Back in June 2013 our first glimpse of Crater Lake captured our hearts and arrested our imaginations.
The effervescent blue mirror-smooth water, the wispy white snow capped mountains, the verdant swaying trees. There was nothing that centred our consciousness and calmed our minds more than this. So this year, in 2015, we decided to head back. We were compelled. And it was everything we remembered… and more.
To make the most out of your trip to Crater Lake, here are our top 6 tips.
1. Bring your camera
You will be kicking yourself if you don’t capture images to plaster photo books, Facebook and the lounge wall back home. Here are a few tips to make your photos even better.
2. Visit the Steel Visitors Centre
3. Fill up your tank
There are no gas stations for miles around, which meant some nail-biting moments for us. So please go in with a full tank. The nearest gas stations are 35 miles away in the towns of Chiloquin and Prospect.
4. Take the scenic route
The road around the west rim is the most direct and shortest route between the north and southern entrance of the park. However if you have more time, also take the east rim route. This region contains many interesting and unique geological features. And it’s pretty too.
5. Bring food or eat beforehand
Like fuel you will not find many places to eat within the park, except for a few cafes at the accommodation places. My suggestion is to bring food with you for a picnic lunch. After all, you have the best views in the world.
6. The park closes seasonally so visit their website
Winter rules Crater Lake National Park. Seasonal roads can be closed in mid-October through to June. So be prepared and make sure the roads and passes are open when you decide to visit.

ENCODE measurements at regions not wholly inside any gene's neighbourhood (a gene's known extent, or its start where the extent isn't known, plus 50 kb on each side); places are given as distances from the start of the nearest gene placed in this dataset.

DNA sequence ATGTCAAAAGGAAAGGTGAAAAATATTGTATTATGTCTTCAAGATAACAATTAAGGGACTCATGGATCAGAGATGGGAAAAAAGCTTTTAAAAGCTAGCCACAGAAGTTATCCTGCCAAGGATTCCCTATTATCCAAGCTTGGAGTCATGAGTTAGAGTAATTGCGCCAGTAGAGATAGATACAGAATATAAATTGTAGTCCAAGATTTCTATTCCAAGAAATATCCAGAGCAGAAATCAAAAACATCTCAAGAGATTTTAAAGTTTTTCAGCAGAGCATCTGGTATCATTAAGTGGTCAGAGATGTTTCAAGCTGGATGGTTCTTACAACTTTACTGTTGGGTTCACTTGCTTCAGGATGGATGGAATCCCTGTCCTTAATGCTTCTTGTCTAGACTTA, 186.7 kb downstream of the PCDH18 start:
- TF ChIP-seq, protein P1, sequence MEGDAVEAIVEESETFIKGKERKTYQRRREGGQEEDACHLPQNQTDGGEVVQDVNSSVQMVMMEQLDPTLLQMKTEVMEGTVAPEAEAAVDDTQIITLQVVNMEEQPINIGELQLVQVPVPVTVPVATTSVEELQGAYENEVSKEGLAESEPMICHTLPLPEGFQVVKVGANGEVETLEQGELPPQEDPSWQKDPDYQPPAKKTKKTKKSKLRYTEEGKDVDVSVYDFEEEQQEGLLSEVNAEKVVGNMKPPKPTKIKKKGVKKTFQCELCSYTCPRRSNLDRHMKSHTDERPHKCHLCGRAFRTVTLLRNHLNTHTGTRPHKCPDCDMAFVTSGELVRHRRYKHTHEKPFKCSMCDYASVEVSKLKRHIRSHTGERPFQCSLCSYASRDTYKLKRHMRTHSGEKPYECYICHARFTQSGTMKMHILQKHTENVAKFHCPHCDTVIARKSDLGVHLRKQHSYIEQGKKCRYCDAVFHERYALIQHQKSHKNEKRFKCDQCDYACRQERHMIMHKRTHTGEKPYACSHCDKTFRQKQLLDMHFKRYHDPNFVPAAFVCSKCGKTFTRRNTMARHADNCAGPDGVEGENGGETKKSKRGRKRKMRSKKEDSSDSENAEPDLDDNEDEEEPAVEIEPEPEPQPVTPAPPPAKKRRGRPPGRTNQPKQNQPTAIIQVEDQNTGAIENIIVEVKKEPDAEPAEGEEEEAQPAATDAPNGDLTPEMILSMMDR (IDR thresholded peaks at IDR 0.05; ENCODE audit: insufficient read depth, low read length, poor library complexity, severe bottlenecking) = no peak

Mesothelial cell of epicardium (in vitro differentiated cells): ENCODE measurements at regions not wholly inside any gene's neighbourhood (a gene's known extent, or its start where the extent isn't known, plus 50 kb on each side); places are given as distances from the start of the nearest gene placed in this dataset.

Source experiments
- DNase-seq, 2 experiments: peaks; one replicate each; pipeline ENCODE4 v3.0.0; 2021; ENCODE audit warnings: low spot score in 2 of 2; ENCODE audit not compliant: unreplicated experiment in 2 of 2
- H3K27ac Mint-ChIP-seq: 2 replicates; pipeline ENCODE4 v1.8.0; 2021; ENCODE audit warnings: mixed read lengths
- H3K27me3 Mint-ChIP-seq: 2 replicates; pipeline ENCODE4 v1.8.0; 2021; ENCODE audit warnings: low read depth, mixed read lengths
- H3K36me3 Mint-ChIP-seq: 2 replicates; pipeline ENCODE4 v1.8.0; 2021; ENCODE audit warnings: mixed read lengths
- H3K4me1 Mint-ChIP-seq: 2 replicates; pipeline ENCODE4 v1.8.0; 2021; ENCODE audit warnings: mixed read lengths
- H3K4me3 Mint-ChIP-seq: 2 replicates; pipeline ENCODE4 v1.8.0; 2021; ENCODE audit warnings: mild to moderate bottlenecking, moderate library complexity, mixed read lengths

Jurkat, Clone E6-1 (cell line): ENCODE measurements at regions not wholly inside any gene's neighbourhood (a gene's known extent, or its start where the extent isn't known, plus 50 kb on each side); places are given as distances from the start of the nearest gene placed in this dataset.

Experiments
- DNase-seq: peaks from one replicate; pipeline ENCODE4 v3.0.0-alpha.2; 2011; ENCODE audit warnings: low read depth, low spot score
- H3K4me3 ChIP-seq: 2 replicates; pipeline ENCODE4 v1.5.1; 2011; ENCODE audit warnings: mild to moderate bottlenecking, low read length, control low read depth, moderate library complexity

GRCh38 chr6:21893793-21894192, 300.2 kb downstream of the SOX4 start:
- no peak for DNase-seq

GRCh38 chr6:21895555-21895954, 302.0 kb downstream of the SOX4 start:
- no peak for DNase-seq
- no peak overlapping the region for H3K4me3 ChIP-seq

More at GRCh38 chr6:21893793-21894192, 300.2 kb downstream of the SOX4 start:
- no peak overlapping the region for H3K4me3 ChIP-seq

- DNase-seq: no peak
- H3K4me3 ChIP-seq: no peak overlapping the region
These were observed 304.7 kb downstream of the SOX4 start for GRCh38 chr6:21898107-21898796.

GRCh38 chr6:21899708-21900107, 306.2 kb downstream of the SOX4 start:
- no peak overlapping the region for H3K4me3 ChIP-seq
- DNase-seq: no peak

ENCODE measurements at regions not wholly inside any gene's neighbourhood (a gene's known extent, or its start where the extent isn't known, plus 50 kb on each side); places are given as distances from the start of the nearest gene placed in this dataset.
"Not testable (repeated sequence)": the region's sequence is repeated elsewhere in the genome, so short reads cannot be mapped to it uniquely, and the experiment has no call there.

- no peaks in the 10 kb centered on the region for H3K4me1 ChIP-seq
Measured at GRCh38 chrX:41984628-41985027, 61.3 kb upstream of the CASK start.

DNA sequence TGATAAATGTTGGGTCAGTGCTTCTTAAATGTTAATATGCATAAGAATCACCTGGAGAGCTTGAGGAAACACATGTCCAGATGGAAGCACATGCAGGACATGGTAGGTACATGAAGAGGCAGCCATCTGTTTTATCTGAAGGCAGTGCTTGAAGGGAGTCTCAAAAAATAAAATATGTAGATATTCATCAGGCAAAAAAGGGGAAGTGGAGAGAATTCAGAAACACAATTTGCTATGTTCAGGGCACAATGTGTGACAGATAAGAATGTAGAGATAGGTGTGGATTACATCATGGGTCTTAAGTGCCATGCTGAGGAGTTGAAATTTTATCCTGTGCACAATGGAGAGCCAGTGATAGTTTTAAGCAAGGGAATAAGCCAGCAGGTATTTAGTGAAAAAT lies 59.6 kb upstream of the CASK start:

Now that you know everything you need to visit Crater Lake, here’s a little visual inspiration.
That deep blue colour is real. The water in this lake is amongst the purest and clearest in the world.
We spotted this friendly little fella at one of the many lookouts.
Devils Backbone – a fittingly named rock formation created by hardened lava.
Crater lake isn’t a crater at all – it’s a caldera. The lake is only refilled from snowmelt, the source of its exceptional purity.
Driving around the rim and stopping at every lookout point possible.
The steep slopes of the caldera.
While the current crater was created by the explosion of Mount Mazama around 7,700 years ago, the unmissable Wizard Island has only been above the surface for around 800 years.
Steel Visitors Centre at the southern end of the national park. Make this your first stop if you’re approaching from the southern entrance.
The view that you could just stare at all day…
…and also makes the perfect backdrop for a family portrait.
Footpath winding up The Watchman – from the aptly named scenic lookout, Watchman Overlook.
There’s always room for one more cute photo.
Is this one of the most gorgeous panoramas in the world? I think so.
One flashback shot from June 2013 – just a few days after the roads reopened through the national park. Leftover winter snow was still on the ground, but the warm sunshine made for t-shirt and shorts weather.